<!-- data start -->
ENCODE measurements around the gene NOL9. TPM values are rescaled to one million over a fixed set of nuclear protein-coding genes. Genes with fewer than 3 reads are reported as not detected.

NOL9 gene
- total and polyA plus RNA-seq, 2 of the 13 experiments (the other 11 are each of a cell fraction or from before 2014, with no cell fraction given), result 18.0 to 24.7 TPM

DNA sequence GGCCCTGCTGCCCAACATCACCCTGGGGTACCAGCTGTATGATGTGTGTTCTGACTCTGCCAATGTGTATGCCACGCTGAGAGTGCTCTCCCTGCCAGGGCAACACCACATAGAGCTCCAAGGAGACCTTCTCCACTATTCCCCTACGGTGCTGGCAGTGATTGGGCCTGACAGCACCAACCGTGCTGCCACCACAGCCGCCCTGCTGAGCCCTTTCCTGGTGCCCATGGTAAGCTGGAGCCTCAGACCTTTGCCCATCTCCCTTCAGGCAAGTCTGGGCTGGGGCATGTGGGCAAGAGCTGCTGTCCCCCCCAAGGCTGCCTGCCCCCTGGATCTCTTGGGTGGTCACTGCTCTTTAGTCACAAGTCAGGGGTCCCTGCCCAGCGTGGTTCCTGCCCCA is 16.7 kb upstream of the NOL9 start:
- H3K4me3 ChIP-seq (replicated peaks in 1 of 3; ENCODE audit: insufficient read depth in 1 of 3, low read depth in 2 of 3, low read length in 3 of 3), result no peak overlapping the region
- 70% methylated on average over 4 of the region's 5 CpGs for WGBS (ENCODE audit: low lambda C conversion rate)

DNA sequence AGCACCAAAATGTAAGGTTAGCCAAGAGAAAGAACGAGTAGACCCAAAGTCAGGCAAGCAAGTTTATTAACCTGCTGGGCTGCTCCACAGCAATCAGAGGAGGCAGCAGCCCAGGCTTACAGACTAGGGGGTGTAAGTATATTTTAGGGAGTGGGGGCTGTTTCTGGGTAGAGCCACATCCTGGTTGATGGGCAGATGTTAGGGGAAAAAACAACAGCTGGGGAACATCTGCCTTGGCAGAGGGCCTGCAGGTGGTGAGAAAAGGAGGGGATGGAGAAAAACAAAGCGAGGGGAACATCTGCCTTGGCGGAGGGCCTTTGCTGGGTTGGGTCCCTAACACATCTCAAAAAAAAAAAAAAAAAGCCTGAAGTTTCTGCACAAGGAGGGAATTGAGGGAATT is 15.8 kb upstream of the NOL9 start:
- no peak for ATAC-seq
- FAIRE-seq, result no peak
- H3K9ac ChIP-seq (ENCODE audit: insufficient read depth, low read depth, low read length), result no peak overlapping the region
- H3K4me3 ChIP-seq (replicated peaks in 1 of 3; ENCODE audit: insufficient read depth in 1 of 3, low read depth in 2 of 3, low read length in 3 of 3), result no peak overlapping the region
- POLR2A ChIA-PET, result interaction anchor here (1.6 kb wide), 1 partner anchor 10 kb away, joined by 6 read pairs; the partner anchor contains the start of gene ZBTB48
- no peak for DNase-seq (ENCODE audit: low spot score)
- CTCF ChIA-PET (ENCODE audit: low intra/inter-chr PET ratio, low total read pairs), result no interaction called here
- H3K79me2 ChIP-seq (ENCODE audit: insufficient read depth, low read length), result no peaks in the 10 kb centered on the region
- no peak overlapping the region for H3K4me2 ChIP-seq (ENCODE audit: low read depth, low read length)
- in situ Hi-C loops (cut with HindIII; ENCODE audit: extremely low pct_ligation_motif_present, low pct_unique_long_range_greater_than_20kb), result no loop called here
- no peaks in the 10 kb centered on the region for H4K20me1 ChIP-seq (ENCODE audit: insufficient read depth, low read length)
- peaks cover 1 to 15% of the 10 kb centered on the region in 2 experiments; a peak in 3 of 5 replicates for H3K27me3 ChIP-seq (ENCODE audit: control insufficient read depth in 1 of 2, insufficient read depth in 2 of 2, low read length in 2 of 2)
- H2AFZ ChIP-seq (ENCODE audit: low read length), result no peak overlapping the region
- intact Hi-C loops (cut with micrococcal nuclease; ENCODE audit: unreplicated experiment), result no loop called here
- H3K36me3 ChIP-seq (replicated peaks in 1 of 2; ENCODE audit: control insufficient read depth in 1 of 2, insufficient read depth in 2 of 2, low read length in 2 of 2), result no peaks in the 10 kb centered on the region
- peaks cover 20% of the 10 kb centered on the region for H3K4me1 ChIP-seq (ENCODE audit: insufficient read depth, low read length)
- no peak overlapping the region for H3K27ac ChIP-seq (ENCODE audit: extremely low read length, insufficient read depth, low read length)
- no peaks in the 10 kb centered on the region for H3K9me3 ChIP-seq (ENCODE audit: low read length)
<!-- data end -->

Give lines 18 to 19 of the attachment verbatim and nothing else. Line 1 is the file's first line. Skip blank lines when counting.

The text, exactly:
- no peaks in the 10 kb centered on the region for H4K20me1 ChIP-seq (ENCODE audit: insufficient read depth, low read length)
- peaks cover 1 to 15% of the 10 kb centered on the region in 2 experiments; a peak in 3 of 5 replicates for H3K27me3 ChIP-seq (ENCODE audit: control insufficient read depth in 1 of 2, insufficient read depth in 2 of 2, low read length in 2 of 2)